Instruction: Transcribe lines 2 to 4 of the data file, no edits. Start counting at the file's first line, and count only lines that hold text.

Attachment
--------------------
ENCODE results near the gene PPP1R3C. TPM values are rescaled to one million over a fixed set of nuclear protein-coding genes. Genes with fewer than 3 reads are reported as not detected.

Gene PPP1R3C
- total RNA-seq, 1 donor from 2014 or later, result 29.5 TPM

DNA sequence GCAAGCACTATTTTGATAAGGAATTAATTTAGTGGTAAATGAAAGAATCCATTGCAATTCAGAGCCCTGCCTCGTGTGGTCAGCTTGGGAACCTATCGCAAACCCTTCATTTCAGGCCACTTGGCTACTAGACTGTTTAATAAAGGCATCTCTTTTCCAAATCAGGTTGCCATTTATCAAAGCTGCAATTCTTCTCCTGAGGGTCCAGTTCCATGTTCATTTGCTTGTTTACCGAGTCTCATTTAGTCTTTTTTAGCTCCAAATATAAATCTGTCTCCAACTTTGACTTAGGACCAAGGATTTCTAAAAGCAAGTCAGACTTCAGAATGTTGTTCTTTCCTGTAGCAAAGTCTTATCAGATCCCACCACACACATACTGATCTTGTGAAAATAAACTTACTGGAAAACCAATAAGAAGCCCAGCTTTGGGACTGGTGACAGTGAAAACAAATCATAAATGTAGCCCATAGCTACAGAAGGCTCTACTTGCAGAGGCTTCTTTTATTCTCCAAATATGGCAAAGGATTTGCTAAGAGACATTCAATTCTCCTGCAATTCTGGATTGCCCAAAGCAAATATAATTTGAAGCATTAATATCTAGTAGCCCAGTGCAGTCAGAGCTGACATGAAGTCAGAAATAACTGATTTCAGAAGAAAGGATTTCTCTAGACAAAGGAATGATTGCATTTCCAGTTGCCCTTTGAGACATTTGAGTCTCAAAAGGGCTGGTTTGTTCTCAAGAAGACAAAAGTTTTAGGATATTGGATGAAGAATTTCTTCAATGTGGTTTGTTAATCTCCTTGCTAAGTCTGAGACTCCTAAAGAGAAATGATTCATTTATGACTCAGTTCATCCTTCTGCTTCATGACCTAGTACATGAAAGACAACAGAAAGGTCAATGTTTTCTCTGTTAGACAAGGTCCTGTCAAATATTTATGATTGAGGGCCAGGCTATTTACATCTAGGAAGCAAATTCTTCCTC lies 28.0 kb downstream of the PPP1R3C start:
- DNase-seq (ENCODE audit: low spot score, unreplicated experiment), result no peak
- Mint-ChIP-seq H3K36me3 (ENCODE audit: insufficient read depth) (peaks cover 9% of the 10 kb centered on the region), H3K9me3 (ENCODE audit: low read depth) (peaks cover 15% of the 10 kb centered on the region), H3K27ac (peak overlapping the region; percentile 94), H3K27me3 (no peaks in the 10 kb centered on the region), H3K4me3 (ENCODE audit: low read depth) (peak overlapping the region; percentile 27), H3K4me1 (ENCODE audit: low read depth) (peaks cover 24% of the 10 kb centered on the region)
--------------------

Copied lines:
Gene PPP1R3C
- total RNA-seq, 1 donor from 2014 or later, result 29.5 TPM

DNA sequence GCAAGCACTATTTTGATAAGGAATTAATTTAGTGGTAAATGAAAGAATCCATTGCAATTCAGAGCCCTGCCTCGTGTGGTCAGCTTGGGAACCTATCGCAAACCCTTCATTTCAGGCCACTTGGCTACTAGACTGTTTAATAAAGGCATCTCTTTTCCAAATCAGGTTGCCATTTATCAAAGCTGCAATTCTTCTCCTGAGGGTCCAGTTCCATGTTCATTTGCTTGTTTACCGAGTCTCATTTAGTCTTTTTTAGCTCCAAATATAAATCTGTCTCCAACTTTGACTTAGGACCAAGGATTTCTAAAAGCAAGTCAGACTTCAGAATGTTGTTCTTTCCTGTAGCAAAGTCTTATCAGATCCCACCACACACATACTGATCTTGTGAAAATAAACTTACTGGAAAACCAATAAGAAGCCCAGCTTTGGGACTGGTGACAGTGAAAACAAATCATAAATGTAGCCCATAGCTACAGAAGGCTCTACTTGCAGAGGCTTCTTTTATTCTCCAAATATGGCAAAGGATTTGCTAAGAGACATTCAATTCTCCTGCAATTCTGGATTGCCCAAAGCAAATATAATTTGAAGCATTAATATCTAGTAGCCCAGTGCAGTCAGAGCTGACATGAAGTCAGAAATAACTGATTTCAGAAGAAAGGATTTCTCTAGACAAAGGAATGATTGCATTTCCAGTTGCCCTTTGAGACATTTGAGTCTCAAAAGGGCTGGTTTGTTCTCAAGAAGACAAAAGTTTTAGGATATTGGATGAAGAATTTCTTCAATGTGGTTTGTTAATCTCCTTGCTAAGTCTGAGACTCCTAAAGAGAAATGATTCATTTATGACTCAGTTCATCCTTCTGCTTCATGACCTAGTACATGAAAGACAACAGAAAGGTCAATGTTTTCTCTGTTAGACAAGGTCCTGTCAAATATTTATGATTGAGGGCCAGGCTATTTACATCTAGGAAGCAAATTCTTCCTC lies 28.0 kb downstream of the PPP1R3C start: